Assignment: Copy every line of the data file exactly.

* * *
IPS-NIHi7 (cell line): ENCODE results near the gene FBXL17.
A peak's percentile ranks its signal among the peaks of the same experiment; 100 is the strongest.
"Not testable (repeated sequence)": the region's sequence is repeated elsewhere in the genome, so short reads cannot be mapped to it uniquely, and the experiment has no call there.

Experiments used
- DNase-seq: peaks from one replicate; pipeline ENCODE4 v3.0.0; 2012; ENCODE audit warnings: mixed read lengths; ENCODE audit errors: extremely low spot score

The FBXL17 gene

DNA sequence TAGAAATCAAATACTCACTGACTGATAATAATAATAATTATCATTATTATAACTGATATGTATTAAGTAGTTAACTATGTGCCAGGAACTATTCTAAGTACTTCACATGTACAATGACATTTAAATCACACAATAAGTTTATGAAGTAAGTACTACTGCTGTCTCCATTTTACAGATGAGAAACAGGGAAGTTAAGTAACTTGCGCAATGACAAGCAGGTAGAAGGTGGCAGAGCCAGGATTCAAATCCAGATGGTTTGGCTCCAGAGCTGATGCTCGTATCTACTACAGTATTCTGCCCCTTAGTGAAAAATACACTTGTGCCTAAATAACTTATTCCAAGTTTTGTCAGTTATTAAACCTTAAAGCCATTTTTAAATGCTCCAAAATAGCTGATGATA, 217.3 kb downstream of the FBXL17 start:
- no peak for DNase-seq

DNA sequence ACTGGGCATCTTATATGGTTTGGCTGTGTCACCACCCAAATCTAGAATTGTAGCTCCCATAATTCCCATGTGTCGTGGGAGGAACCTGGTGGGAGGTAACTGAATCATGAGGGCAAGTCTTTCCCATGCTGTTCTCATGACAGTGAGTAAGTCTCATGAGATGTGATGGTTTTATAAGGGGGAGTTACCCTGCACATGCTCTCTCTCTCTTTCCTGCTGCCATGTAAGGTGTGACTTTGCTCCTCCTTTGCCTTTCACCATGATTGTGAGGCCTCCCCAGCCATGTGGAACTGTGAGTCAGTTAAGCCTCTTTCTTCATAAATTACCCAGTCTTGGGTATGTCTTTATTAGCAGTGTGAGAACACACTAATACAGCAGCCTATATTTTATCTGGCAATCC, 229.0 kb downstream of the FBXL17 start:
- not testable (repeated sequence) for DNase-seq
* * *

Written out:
IPS-NIHi7 (cell line): ENCODE results near the gene FBXL17.
A peak's percentile ranks its signal among the peaks of the same experiment; 100 is the strongest.
"Not testable (repeated sequence)": the region's sequence is repeated elsewhere in the genome, so short reads cannot be mapped to it uniquely, and the experiment has no call there.

Experiments used
- DNase-seq: peaks from one replicate; pipeline ENCODE4 v3.0.0; 2012; ENCODE audit warnings: mixed read lengths; ENCODE audit errors: extremely low spot score

The FBXL17 gene

DNA sequence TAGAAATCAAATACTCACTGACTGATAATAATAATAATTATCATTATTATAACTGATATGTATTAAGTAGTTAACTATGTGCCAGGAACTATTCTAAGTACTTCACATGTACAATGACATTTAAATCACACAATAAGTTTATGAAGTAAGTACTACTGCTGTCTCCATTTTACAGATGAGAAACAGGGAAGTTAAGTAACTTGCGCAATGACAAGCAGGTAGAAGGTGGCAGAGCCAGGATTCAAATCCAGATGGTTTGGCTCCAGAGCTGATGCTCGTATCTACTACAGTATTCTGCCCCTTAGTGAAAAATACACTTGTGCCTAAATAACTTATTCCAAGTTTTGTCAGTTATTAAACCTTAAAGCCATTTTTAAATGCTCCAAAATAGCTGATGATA, 217.3 kb downstream of the FBXL17 start:
- no peak for DNase-seq

DNA sequence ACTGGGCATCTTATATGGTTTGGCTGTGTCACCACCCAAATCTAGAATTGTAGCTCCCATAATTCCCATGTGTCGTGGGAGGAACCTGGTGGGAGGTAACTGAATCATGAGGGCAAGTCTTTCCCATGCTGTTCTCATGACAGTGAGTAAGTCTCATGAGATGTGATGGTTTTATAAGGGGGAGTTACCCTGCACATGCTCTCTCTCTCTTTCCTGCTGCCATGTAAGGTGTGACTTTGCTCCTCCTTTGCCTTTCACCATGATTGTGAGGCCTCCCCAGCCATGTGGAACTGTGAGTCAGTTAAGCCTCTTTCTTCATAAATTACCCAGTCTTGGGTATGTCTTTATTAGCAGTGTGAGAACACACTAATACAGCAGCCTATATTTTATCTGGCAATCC, 229.0 kb downstream of the FBXL17 start:
- not testable (repeated sequence) for DNase-seq